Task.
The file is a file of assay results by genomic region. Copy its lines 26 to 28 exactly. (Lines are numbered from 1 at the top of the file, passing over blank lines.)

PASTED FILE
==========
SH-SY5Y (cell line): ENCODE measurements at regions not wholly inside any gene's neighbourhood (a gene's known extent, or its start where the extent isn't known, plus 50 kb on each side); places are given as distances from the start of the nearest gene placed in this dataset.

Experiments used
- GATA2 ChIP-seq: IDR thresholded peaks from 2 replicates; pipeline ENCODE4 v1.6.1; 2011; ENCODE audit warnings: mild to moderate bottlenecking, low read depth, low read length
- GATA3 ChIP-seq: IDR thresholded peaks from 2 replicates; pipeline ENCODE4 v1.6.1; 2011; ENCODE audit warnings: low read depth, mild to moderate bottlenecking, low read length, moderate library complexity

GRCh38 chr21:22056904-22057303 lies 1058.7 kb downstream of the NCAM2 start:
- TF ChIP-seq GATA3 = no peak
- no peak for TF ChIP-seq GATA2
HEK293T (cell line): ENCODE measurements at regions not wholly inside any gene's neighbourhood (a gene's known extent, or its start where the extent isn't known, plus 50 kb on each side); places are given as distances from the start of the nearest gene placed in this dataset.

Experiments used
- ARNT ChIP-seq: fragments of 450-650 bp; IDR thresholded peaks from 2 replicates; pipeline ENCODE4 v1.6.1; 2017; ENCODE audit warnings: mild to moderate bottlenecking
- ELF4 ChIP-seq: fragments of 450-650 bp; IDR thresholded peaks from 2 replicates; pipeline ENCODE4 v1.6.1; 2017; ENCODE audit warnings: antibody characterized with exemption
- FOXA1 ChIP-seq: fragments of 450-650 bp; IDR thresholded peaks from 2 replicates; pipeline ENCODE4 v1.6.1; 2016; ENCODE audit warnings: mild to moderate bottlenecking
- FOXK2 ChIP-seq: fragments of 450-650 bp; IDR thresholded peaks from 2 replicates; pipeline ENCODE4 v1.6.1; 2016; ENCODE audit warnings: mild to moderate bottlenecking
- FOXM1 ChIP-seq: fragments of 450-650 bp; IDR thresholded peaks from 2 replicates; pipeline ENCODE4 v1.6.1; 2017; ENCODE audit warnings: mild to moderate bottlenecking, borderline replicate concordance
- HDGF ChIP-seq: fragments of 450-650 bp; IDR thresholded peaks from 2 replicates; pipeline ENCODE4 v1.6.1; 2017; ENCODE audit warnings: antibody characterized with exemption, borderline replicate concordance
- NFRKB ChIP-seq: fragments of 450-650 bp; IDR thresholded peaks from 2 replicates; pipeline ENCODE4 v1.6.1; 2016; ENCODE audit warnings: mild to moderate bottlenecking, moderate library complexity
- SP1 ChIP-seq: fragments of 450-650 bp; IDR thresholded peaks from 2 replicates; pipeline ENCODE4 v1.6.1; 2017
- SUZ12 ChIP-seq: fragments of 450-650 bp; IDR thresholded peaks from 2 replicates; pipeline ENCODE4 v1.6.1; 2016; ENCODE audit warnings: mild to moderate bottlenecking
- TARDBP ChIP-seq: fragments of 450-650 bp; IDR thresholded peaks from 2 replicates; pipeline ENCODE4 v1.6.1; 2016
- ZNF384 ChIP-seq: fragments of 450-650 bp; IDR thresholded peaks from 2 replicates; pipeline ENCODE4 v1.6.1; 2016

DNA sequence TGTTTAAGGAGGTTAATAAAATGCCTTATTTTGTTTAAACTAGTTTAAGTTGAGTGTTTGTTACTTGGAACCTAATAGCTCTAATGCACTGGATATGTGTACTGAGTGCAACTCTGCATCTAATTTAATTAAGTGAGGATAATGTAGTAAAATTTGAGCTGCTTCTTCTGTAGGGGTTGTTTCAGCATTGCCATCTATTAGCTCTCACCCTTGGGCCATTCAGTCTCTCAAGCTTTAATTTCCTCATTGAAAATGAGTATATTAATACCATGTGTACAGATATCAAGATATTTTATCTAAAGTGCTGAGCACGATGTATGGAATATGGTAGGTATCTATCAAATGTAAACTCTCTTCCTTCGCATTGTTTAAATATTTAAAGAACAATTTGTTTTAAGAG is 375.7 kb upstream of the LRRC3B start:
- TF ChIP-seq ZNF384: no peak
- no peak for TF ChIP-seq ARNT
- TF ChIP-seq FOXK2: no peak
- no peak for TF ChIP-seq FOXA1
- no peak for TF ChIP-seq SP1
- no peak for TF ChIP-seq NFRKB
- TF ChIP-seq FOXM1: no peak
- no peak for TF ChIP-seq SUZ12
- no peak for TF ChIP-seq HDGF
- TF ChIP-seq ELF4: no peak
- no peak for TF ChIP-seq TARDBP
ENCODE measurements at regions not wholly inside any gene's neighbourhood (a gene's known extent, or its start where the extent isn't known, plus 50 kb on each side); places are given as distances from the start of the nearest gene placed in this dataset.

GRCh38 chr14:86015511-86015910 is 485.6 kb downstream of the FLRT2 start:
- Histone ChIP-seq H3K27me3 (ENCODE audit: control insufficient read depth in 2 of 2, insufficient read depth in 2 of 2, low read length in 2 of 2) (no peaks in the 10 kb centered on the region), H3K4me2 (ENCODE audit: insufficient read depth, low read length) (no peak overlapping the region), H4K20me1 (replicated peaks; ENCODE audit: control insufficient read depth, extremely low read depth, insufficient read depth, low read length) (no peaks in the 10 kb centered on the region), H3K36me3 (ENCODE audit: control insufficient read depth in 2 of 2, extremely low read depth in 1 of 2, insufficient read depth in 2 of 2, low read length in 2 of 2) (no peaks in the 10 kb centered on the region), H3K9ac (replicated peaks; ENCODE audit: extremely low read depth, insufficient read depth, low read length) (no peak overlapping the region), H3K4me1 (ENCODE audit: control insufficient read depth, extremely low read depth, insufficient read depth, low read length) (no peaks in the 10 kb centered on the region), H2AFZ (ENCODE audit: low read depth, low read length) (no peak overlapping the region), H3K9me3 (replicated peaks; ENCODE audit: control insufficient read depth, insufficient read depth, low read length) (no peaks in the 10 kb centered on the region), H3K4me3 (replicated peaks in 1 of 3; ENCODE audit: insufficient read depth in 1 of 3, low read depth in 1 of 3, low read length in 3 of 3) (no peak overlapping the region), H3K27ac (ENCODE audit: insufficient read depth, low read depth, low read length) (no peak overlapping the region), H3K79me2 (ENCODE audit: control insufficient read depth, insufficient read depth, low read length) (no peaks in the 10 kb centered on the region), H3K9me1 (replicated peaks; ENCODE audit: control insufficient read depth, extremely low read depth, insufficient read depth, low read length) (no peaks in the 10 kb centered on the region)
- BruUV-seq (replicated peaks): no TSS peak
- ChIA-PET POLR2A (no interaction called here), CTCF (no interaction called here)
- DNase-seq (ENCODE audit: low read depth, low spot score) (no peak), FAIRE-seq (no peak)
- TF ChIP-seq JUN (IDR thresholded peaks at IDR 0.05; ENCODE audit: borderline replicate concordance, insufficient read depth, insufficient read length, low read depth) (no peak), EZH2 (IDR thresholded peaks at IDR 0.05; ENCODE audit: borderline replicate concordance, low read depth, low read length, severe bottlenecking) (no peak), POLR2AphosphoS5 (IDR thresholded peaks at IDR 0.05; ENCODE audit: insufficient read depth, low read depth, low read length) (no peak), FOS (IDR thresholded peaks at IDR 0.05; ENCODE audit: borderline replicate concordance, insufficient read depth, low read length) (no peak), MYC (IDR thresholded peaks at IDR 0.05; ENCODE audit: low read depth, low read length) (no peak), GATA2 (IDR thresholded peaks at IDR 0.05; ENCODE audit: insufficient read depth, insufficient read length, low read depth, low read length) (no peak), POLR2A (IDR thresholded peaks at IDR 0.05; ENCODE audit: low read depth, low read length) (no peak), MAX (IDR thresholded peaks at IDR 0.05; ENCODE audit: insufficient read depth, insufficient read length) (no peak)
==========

- no peak for TF ChIP-seq SP1
- no peak for TF ChIP-seq NFRKB
- TF ChIP-seq FOXM1: no peak